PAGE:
Are Attitudes about the Importance of Planning Pregnancies Related to Pregnancy Intentions?

Arthur Greil, Alfred University
Julia McQuillan, University of Nebraska-Lincoln
Karina Shrefffler, Oklahoma State University
Kathleen Slauson-Blevins, Old Dominion University
Stacy Tiemeyer, Oklahoma State University

Unintended pregnancies are associated with negative outcomes for both mothers and children. While research has documented a variety of risk factors for unintended pregnancy, , little is known about whether pregnancy intentions are related to whether or not one believes that it is important to make childbearing plans or to act in accordance with them. To discover whether woman’s beliefs about pregnancy planning are associated with pregnancy intentions expressed at the time of the pregnancy, we studied all women (N=409) from the two-wave National survey of Fertility Barriers (NSFB) who said they intended another child and reported at least one pregnancy between waves. To evaluate the relationship between importance of planning pregnancies, measured at Wave1, and the intention status of the first pregnancy between waves, we employed multinomial logistic regression. The dependent variable was the three-category pregnancy intentions measure, classified in terms of three “trying to become pregnant,” “trying not to become pregnant,” and “okay either way.” “Trying not to become pregnant” was treated as the reference category. The focal independent variable was importance of planning, with women strongly agreeing, agreeing, disagreeing, or strongly disagreeing with the statement: “It is important to plan my pregnancies.” We treated importance of planning was treated as a categorical variable, with “strongly agree” treated as the reference category. Control variables included strength of fertility intentions; parity, age, union status, race, and education were included as control variables. Compared to women who strongly agreed that it is important to plan pregnancies, women who disagreed that it was important to plan pregnancies had higher odds of reporting that they were “okay either way” rather than trying to become pregnant at the time of their first pregnancy after Wave 1. Thus, attitudes toward the importance of planning pregnancies appear to affect fertility behavior and outcomes.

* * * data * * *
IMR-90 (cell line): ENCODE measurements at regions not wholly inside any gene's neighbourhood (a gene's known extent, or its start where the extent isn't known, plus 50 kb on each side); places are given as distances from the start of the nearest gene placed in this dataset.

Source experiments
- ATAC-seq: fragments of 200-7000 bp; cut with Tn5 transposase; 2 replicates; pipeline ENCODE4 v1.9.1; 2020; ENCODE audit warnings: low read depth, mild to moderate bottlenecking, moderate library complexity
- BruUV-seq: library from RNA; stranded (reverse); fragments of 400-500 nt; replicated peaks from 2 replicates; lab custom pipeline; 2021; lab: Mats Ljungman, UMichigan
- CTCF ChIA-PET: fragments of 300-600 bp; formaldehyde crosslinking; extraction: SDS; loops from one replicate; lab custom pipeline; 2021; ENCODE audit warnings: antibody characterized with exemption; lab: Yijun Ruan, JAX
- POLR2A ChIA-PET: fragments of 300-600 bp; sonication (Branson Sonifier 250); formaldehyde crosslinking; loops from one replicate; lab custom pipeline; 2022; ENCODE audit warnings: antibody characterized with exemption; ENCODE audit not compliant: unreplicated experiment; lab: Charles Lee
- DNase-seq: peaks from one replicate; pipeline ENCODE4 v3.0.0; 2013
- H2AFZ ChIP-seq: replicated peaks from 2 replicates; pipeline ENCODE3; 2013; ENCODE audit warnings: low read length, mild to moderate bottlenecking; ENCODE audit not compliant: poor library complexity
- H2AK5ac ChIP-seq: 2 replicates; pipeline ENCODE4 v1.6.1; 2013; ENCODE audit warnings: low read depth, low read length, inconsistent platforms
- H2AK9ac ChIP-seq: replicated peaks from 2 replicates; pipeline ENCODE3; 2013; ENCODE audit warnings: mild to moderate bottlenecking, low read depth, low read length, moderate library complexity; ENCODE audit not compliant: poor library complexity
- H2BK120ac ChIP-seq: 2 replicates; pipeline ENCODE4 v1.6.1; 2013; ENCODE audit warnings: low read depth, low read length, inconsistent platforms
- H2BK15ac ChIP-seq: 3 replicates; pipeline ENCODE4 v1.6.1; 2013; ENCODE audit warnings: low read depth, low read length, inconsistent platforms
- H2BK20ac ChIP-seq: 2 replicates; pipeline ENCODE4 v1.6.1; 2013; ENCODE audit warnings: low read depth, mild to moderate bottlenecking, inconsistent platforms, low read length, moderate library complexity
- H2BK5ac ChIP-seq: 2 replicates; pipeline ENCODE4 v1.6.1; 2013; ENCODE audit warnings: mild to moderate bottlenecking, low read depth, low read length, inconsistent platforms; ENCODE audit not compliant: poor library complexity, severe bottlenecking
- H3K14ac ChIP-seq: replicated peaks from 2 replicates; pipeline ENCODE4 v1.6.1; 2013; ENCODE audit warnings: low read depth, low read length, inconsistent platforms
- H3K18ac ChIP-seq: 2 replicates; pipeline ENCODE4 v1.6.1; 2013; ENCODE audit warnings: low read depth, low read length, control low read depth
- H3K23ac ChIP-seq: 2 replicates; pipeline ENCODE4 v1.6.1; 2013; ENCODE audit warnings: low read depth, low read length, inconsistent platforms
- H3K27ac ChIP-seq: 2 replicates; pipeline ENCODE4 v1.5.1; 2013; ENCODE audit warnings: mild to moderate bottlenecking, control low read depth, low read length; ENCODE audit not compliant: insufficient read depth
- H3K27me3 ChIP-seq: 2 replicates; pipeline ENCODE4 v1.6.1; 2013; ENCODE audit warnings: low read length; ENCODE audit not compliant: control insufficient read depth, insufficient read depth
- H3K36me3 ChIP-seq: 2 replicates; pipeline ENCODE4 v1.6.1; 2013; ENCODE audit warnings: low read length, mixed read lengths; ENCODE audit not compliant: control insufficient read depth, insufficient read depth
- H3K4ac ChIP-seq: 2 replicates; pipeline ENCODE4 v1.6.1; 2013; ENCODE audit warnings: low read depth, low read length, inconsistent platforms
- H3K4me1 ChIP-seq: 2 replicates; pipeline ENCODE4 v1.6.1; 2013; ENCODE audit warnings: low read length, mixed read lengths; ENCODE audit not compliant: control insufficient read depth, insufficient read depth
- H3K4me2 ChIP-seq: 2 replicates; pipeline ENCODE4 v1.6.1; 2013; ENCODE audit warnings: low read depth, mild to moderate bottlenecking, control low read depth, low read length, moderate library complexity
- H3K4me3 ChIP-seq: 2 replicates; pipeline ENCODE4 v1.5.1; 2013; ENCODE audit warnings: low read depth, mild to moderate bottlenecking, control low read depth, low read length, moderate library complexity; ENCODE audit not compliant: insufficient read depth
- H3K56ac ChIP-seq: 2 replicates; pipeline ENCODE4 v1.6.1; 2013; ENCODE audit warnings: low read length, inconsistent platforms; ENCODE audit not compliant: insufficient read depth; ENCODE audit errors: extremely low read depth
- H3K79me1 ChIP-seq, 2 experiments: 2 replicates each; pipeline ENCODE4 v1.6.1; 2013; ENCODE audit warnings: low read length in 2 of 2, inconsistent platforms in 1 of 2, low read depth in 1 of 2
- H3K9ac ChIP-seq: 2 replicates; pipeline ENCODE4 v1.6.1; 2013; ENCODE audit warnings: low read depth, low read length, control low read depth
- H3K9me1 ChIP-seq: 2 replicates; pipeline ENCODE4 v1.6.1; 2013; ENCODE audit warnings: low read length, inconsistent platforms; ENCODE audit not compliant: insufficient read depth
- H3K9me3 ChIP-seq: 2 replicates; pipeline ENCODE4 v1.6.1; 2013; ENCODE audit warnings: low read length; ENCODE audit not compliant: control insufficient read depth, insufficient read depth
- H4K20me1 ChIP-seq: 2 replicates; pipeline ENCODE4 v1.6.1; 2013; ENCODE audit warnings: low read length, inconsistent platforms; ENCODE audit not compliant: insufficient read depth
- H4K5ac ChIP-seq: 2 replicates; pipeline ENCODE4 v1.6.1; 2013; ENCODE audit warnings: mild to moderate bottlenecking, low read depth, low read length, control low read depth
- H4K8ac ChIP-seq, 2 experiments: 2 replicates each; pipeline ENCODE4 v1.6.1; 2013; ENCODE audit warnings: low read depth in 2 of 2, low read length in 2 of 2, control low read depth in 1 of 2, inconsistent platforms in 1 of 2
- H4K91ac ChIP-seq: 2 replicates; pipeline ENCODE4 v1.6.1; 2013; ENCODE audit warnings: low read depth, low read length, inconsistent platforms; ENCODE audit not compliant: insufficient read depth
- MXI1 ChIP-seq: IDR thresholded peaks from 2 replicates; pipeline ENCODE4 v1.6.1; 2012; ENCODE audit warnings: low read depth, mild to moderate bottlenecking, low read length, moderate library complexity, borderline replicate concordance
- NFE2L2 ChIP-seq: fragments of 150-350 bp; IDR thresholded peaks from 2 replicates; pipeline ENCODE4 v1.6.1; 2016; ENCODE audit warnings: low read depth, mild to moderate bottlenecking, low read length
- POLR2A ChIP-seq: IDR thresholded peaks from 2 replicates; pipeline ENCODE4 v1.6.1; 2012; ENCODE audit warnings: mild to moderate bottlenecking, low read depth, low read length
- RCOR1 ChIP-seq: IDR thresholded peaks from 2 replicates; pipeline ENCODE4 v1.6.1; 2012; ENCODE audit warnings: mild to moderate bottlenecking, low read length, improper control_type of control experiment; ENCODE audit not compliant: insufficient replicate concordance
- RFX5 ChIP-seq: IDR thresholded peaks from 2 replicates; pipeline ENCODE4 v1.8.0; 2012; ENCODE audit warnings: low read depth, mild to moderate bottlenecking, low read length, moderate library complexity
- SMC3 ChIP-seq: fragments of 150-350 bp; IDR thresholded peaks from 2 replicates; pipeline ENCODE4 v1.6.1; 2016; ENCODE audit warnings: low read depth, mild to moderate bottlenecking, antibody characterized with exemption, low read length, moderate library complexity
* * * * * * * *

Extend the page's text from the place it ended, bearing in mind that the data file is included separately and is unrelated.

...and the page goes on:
Presented in Poster Session 1